Tesla Pulls Model X 60D Option From Online Design Studio, As Well As Two Color Options For Model S & Model X

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Tesla has apparently pulled the Model X 60D option (featuring a 60 kWh battery pack) from the online design studio.

tesla-model-x-titaniumInterestingly, the company has also seemingly removed two paint-color options — Titanium Metallic & Solid White — for both the Model S and the Model X. Presumably, these two options were the least popular ones, or were deemed to be similar enough to other options that their removal wouldn’t be a problem.

Previous to the removal of the Model X 60D option, Tesla had been offering the ~200-mile model for a starting price of $74,500. Now, the cheapest option is the 75 kWh option, which starts at at $85,500. Notably, the 60D actually featured the 75 kWh battery pack, but was simply software-limited to 60 kWh.

Teslarati provides more: “However, just four months after the announcement was first made, and weeks after a handful of Model X 60D vehicles were delivered, Tesla has removed the 60 kWh option from the Model X online Design Studio. … Removal of the 60 kWh battery pack is one of a series of recent updates Tesla implemented on the Model X, presumably to streamline production. The company has also secretly removed the optional factory installed 1.25″ hitch accessory as well as the standard suspension. In place of the coil spring suspension, Tesla has made the Smart Air Suspension a standard offering on the Model X.”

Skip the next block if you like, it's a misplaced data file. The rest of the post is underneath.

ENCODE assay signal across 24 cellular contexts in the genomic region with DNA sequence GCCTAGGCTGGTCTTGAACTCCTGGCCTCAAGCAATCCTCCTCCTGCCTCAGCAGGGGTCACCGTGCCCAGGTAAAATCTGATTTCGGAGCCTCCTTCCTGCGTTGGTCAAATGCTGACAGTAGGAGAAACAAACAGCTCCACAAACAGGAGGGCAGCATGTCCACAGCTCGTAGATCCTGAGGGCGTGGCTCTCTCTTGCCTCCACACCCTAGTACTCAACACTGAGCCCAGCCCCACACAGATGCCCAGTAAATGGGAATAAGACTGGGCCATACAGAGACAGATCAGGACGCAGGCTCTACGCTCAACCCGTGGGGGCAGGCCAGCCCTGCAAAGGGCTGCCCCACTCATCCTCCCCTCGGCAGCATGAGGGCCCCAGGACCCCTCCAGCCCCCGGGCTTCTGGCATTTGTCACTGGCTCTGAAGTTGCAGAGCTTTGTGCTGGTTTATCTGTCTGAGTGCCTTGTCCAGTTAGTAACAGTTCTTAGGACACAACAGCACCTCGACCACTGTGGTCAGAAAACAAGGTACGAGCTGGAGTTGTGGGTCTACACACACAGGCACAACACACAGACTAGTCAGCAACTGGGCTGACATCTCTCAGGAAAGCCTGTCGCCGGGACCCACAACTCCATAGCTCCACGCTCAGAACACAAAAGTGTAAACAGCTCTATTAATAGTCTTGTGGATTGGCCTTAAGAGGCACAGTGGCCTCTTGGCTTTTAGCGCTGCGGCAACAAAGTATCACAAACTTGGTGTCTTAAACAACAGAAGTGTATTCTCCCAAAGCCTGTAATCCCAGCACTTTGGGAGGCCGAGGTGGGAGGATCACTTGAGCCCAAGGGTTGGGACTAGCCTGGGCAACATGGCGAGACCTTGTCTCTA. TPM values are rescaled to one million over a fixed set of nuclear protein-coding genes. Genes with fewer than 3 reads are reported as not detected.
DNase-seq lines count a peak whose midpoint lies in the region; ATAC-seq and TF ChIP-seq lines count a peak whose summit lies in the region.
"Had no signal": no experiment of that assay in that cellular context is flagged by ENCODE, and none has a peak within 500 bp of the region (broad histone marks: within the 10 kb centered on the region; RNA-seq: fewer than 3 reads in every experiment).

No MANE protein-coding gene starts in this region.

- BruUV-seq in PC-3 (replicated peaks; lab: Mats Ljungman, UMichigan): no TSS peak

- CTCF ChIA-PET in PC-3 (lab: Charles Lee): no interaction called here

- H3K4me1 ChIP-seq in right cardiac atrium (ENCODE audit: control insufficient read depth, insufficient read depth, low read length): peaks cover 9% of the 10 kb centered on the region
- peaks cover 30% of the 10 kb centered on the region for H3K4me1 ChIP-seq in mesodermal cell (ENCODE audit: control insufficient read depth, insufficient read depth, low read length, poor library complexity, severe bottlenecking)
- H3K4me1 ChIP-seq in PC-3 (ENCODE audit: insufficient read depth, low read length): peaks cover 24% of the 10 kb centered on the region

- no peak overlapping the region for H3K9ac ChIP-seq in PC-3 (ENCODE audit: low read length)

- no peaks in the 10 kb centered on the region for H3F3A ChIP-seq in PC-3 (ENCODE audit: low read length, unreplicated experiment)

The removal of the 60D option is particularly interesting because, as mentioned above, the 60D actually featured the 75 kWh battery pack — so, the manufacturing process would seemingly not be simplified that much by the removal of the option. I guess that it just wasn’t selling well, and wasn’t worth the trouble to offer it, in the opinion of company execs. Any other thoughts?

Image via CleanTechnica’s Tesla Model X review video

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James Ayre

James Ayre's background is predominantly in geopolitics and history, but he has an obsessive interest in pretty much everything. After an early life spent in the Imperial Free City of Dortmund, James followed the river Ruhr to Cofbuokheim, where he attended the University of Astnide. And where he also briefly considered entering the coal mining business. He currently writes for a living, on a broad variety of subjects, ranging from science, to politics, to military history, to renewable energy.

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